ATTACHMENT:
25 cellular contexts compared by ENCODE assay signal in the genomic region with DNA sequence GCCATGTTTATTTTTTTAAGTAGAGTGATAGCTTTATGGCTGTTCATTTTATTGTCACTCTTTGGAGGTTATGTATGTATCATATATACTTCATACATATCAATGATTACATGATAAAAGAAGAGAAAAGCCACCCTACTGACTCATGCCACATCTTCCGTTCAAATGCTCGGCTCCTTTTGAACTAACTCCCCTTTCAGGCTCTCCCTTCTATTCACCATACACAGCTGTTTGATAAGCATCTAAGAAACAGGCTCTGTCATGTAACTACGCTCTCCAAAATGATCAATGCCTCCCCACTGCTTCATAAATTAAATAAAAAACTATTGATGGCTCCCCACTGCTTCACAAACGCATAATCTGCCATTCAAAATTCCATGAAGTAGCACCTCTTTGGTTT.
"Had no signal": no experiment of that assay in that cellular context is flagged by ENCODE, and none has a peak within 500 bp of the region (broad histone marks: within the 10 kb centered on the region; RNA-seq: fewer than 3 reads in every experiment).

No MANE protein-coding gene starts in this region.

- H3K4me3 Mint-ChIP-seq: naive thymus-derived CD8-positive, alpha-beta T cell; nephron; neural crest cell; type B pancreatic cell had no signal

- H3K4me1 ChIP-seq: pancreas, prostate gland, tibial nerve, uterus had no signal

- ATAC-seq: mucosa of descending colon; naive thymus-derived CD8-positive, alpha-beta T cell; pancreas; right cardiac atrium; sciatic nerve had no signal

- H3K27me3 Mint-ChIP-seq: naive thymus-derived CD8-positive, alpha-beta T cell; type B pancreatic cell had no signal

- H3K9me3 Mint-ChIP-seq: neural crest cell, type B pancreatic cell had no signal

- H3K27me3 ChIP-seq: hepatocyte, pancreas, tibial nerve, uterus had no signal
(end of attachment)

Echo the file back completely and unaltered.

25 cellular contexts compared by ENCODE assay signal in the genomic region with DNA sequence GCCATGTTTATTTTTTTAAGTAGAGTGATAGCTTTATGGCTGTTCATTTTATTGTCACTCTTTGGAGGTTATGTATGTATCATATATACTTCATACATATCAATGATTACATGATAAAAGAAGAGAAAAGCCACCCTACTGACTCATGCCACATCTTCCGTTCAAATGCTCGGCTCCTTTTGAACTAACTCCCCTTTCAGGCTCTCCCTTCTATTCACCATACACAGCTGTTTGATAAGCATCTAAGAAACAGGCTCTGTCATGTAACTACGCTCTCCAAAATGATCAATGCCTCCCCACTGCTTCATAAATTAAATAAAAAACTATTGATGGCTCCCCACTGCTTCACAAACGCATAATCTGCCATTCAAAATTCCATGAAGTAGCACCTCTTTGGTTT.
"Had no signal": no experiment of that assay in that cellular context is flagged by ENCODE, and none has a peak within 500 bp of the region (broad histone marks: within the 10 kb centered on the region; RNA-seq: fewer than 3 reads in every experiment).

No MANE protein-coding gene starts in this region.

- H3K4me3 Mint-ChIP-seq: naive thymus-derived CD8-positive, alpha-beta T cell; nephron; neural crest cell; type B pancreatic cell had no signal

- H3K4me1 ChIP-seq: pancreas, prostate gland, tibial nerve, uterus had no signal

- ATAC-seq: mucosa of descending colon; naive thymus-derived CD8-positive, alpha-beta T cell; pancreas; right cardiac atrium; sciatic nerve had no signal

- H3K27me3 Mint-ChIP-seq: naive thymus-derived CD8-positive, alpha-beta T cell; type B pancreatic cell had no signal

- H3K9me3 Mint-ChIP-seq: neural crest cell, type B pancreatic cell had no signal

- H3K27me3 ChIP-seq: hepatocyte, pancreas, tibial nerve, uterus had no signal